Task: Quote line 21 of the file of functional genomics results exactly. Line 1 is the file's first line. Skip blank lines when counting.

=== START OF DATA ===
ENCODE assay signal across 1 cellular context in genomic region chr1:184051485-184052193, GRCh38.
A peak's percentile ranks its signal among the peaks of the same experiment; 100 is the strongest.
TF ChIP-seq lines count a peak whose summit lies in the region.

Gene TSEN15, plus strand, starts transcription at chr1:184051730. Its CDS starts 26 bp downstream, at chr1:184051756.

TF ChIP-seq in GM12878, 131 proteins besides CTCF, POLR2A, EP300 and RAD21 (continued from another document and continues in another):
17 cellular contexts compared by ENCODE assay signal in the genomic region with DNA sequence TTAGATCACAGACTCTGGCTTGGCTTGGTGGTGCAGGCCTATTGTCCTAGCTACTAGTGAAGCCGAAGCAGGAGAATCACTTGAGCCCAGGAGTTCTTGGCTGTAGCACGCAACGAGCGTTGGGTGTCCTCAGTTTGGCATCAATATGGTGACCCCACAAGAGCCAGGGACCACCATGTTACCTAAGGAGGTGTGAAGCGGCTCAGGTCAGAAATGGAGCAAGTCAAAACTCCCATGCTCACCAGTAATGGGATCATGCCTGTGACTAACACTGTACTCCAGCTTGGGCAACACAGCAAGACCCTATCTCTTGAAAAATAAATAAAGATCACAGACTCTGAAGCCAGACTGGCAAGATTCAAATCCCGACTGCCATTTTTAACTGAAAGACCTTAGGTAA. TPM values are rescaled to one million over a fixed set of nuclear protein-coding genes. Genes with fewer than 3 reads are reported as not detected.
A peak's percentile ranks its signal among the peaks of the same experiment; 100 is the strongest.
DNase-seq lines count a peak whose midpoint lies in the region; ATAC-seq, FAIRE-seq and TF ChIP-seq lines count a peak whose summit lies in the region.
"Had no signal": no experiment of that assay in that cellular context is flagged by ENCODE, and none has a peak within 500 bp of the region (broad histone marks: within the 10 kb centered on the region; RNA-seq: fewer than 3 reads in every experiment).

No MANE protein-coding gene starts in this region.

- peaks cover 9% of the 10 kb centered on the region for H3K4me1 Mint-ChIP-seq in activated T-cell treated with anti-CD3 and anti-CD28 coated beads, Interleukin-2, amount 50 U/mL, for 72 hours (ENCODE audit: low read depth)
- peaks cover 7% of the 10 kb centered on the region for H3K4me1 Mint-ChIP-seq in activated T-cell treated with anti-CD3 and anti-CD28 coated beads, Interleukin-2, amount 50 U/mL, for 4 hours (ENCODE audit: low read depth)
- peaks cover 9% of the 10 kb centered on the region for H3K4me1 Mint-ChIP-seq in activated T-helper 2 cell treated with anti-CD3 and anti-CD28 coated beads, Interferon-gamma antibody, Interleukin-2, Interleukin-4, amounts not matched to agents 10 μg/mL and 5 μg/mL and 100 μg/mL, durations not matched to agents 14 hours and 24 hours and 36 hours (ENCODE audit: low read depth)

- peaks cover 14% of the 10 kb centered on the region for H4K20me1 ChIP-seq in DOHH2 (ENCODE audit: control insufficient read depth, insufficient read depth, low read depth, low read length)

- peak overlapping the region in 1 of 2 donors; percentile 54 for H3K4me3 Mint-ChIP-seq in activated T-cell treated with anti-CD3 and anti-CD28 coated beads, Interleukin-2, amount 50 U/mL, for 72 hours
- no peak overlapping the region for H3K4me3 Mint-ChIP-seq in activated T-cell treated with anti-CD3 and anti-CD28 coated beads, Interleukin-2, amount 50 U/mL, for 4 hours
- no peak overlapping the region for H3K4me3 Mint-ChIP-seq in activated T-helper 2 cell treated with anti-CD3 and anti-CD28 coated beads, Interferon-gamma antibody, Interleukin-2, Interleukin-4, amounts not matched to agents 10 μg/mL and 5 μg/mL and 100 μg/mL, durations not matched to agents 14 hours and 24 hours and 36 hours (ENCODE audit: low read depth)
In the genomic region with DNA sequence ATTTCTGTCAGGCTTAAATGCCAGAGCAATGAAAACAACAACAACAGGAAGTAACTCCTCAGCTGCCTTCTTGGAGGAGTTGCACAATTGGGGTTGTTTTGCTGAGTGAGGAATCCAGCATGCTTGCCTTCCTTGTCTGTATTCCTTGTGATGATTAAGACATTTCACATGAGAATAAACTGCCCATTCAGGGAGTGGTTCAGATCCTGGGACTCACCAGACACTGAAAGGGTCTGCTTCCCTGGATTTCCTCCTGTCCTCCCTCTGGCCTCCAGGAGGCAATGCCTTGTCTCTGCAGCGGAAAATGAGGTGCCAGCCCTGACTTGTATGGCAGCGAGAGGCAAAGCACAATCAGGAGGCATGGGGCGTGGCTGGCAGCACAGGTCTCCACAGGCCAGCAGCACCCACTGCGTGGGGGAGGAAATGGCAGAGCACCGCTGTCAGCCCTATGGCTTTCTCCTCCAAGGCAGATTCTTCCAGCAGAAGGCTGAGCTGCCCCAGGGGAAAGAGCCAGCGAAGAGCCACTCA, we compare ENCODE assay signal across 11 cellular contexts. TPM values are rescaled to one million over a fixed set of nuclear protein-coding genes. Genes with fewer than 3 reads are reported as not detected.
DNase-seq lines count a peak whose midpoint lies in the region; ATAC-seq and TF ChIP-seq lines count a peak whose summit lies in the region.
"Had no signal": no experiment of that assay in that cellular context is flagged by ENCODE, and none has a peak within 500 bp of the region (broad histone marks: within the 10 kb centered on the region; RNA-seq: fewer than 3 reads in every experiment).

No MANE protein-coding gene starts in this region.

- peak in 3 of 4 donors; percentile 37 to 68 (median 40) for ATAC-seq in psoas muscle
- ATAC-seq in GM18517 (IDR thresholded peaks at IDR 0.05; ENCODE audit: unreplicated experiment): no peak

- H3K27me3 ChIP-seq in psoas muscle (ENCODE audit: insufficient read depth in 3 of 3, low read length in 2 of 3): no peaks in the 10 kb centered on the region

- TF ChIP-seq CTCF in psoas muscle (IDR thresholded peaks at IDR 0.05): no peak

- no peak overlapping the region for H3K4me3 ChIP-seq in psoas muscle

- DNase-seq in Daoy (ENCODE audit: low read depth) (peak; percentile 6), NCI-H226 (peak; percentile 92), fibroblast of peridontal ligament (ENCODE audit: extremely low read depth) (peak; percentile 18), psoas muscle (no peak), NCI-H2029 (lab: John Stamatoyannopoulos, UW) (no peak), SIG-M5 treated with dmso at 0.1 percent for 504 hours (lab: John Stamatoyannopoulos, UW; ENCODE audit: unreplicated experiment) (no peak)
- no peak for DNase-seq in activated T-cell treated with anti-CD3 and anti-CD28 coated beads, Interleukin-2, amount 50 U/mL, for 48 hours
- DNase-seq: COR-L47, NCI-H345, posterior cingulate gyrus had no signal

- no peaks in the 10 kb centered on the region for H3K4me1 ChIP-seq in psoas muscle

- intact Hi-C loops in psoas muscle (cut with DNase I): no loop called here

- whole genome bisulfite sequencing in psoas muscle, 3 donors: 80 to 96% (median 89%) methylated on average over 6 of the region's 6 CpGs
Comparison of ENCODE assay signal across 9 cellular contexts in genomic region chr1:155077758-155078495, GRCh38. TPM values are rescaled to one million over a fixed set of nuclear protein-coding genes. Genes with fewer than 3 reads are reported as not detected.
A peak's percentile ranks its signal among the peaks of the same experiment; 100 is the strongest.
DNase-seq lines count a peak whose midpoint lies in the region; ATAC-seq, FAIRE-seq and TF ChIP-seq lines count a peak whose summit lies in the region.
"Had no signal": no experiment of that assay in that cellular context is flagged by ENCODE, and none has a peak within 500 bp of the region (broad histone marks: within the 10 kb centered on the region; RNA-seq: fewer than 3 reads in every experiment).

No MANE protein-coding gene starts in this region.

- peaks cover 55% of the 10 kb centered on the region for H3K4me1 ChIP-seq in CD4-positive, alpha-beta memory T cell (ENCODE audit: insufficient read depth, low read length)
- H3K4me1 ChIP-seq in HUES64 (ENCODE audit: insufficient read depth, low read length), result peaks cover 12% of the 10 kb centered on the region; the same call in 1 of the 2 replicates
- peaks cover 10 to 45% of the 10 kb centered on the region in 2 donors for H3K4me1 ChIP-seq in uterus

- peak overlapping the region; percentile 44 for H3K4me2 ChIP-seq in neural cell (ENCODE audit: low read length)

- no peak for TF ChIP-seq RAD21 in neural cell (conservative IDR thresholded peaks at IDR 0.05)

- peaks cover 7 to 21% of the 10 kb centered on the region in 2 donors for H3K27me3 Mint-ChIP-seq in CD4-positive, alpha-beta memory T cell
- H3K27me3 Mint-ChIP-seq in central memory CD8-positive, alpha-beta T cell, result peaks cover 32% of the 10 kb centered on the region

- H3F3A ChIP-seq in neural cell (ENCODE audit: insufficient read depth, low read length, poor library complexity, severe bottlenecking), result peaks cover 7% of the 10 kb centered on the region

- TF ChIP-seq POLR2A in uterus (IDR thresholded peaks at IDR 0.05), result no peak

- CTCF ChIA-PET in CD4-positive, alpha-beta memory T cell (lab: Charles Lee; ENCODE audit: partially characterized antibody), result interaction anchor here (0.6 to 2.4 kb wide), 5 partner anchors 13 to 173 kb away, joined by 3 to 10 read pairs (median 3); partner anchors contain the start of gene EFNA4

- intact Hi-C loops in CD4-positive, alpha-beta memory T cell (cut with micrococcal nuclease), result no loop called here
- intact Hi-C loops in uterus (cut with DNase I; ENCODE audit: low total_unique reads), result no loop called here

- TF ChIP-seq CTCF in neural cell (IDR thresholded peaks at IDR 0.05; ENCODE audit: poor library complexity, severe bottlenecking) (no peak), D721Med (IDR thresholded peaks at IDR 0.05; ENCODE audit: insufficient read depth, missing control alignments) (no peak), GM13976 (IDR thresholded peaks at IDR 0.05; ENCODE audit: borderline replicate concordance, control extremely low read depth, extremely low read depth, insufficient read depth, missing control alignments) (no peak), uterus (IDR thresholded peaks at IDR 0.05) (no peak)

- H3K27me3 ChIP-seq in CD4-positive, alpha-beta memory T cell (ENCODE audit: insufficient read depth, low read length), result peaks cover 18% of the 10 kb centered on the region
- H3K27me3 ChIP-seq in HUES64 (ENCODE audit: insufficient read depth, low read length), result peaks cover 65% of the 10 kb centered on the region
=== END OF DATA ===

No MANE protein-coding gene starts in this region.